Also, the letter ends by advising Boehner that motions to dismiss in the relevant cases are due by March 11, 2011. That basically appears to force Congressional Republicans's hand quickly. If I'm understanding correctly they will have to declare, over the next two weeks, whether they want to pursue the defense of DOMA's Constitutionality -- which they presumably will. As it happens, the Republicans will be taking this high-profile plunge into the gay marriage issue while the battle over the government shutdown rages. That might not look good.


Bear in mind, in terms of the politics, that what is at stake is not whether couples can get married in Massachusetts and elsewhere, but whether those legally married couples should be denied federal benefits that other spouses get.


And another update:


The first words out of Boehner's office are telling. Via TPM, Boehner's spokesperson's statement:


"While Americans want Washington to focus on creating jobs and cutting spending, the President will have to explain why he thinks now is the appropriate time to stir up a controversial issue that sharply divides the nation."

Immediately, Boehner realizes what I suggested above -- that it won't look good for the GOP to be jumping into gay marriage right now. So, his very first words are to cast Obama as the one choosing this particular time to stir it up.


Of course, Obama's people will argue the opposite -- that they are choosing to stop the issue, by withdrawing from the case and letting the litigation end. It will be, in their telling, the GOP choosing to stir it up by, in essence, taking over the DOMA defense.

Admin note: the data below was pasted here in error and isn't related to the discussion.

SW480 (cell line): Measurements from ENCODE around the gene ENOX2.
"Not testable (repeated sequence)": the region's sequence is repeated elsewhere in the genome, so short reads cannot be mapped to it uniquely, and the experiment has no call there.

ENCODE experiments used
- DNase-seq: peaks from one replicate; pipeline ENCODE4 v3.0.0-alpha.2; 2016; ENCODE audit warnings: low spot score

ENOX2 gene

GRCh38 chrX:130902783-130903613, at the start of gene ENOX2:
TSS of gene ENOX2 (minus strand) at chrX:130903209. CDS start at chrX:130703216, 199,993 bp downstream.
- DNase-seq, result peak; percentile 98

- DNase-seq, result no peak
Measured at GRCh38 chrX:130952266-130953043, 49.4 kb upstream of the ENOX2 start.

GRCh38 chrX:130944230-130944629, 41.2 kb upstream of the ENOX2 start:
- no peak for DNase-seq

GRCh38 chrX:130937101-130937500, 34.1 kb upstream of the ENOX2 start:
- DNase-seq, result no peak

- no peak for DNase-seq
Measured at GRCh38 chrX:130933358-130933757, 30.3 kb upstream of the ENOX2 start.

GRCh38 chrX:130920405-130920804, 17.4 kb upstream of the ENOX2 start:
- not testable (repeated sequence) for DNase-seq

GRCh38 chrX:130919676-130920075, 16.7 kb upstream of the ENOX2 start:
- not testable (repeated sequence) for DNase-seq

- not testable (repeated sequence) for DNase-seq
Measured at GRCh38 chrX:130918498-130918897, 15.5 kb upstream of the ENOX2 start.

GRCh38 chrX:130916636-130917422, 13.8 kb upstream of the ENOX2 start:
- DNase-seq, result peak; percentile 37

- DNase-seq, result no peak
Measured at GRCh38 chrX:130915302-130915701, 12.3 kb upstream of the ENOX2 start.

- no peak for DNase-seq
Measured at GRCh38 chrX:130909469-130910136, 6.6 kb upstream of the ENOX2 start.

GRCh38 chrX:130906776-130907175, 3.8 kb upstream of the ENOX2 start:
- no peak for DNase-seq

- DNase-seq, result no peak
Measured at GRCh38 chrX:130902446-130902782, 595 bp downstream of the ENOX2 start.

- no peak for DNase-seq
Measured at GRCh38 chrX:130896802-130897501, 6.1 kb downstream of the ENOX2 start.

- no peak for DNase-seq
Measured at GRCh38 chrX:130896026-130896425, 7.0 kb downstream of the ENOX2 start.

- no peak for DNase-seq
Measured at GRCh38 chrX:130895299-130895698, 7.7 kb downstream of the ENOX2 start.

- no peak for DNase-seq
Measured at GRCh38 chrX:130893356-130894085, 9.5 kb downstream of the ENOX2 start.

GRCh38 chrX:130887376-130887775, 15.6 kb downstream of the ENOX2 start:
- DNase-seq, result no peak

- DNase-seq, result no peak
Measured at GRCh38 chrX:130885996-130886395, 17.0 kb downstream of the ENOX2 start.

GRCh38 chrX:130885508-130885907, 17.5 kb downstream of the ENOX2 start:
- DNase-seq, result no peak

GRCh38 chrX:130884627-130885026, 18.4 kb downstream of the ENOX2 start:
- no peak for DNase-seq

I suspect that, for whatever it's worth, that's a PR battle the White House will win -- but the fact that Boehner is immediately picking that battle speaks volumes.


More update -- from GLAD


GLAD, which is representing the same-sex spouses challenging DOMA in the relevant cases, just spoke to me after taking time to sort out the developments. GLAD's Lee Swislow tells me "We think it's really significant that the Department of Justice agreed with something that we've been arguing for years" -- namely, that when you have a law that groups people by sexual orientation, there should be a high standard of scrutiny for why it's being done.


The DOJ argument for that high standard "really raises the bar around any kind of discrimination based on sexual orientation," Swislow says -- extending well beyond marriage issues, if it holds. "It applies to any distinction based on sexual orientation."


Swislow confirmed my understanding, as written above, about what comes next. She makes an important clarification that I failed to specify: either house of Congress can make the decision to defend the DOMA law in court -- which is to say, it does not require both houses to agree. Thus, the GOP-led House can (and, Swislow agrees, probably will) take over the case regardless of whether the Senate acts.


Swislow also says that, while the government's motion is in fact due March 11, most likely this development will result in a postponement of that date, giving Boehner more time to actually move forward.